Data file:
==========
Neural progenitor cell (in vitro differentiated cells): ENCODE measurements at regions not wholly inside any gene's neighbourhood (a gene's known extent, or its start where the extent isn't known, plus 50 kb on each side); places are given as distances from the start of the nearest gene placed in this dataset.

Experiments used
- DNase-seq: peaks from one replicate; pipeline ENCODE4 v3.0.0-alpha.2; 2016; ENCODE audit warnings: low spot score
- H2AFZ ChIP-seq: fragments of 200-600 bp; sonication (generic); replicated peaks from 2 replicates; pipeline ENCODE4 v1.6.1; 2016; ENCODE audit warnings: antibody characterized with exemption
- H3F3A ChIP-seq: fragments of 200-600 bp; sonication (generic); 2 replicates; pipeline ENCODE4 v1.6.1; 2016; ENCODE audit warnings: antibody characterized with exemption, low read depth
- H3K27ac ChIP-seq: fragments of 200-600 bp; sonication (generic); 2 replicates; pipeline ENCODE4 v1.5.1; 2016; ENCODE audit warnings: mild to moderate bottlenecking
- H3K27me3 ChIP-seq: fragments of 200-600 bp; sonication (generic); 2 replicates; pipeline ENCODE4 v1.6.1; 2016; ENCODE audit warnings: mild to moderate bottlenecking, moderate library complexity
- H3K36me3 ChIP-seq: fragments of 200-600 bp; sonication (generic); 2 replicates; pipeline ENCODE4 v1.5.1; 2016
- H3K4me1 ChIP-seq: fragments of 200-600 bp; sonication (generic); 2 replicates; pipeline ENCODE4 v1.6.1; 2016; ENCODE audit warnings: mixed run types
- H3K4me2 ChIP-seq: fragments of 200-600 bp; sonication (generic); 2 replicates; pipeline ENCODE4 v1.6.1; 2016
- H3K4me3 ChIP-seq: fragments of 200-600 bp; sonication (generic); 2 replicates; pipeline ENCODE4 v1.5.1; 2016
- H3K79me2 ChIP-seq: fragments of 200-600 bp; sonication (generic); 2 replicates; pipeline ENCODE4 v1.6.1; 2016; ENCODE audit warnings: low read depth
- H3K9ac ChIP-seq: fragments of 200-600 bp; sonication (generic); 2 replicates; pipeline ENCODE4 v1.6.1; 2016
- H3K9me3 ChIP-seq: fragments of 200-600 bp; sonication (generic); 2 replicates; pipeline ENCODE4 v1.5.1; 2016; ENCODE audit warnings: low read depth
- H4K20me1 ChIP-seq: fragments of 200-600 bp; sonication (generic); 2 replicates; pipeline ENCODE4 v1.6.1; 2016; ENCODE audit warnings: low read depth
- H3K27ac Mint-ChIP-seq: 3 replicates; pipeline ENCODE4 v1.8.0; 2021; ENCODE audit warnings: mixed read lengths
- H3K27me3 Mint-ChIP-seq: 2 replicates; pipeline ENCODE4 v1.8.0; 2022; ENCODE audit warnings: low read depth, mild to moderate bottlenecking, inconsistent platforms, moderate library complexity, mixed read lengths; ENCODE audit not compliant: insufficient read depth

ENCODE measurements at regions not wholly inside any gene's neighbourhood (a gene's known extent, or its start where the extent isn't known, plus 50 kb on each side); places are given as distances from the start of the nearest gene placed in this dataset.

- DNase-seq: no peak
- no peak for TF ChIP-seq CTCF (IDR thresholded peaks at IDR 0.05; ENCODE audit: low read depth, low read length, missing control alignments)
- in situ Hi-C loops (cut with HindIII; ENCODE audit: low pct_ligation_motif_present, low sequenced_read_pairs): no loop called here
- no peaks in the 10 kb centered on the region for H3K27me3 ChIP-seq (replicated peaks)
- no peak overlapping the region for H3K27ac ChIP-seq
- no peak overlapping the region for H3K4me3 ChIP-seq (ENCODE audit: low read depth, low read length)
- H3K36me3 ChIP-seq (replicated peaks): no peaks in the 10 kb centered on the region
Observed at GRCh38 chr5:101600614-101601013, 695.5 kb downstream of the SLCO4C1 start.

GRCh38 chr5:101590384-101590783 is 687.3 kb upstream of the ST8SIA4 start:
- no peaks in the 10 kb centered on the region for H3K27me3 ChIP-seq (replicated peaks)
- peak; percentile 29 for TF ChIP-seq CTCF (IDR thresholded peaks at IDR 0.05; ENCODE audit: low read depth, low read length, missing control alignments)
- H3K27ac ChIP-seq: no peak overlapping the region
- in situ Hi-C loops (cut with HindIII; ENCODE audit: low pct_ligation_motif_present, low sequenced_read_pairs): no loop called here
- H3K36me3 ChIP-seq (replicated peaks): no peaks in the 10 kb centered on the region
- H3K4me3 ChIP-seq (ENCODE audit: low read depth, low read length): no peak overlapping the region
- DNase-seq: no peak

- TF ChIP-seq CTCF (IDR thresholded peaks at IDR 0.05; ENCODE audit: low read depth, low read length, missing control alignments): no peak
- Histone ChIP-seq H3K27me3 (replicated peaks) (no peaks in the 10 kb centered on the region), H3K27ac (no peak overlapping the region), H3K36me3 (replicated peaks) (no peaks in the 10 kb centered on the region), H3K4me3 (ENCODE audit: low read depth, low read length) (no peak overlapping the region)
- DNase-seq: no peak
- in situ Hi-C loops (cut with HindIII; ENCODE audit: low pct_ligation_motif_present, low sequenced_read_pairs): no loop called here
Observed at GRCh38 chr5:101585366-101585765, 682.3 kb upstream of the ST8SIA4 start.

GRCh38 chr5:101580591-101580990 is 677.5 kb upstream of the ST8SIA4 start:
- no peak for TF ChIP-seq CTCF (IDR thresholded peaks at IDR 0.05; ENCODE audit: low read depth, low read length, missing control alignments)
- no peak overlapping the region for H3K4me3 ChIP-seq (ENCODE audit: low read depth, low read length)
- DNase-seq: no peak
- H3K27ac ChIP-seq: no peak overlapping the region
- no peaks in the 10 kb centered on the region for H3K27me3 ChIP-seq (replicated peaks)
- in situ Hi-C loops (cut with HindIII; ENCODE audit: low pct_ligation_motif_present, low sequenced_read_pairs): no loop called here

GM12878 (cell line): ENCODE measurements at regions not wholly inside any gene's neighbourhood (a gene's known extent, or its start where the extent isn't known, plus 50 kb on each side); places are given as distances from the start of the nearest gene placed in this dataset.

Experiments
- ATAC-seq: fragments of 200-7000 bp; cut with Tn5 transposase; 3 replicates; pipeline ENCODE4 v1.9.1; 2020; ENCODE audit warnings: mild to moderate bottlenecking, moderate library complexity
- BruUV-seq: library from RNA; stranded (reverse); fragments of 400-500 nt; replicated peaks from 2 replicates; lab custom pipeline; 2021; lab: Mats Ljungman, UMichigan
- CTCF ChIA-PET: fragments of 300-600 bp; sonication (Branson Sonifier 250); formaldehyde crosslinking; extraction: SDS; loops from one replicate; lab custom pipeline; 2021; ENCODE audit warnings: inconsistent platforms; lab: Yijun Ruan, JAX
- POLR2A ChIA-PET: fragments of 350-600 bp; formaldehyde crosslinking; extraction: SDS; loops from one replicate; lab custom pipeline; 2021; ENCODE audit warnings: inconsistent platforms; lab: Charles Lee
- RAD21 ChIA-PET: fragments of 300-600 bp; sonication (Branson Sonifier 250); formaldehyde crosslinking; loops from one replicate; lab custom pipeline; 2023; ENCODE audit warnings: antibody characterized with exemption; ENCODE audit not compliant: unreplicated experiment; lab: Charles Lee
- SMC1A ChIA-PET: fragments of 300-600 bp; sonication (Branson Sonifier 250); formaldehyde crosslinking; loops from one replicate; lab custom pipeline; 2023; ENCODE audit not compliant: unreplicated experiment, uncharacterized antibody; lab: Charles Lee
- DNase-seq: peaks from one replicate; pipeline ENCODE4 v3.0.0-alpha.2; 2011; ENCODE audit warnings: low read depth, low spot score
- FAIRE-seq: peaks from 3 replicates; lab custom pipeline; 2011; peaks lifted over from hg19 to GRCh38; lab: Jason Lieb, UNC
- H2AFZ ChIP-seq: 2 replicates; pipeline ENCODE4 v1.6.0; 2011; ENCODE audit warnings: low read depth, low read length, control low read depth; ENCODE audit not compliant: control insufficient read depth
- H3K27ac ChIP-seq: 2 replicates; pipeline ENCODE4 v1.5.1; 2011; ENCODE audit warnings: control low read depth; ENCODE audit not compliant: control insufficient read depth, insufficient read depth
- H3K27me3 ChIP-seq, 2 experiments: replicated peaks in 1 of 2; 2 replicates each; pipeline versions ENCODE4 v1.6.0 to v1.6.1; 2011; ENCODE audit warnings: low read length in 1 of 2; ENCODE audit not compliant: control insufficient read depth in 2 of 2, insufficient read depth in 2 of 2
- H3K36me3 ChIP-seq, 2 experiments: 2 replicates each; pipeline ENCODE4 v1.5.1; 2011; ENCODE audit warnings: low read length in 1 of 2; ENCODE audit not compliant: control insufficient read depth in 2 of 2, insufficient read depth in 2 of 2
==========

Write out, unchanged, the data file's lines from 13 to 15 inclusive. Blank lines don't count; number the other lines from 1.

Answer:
- H3K9ac ChIP-seq: fragments of 200-600 bp; sonication (generic); 2 replicates; pipeline ENCODE4 v1.6.1; 2016
- H3K9me3 ChIP-seq: fragments of 200-600 bp; sonication (generic); 2 replicates; pipeline ENCODE4 v1.5.1; 2016; ENCODE audit warnings: low read depth
- H4K20me1 ChIP-seq: fragments of 200-600 bp; sonication (generic); 2 replicates; pipeline ENCODE4 v1.6.1; 2016; ENCODE audit warnings: low read depth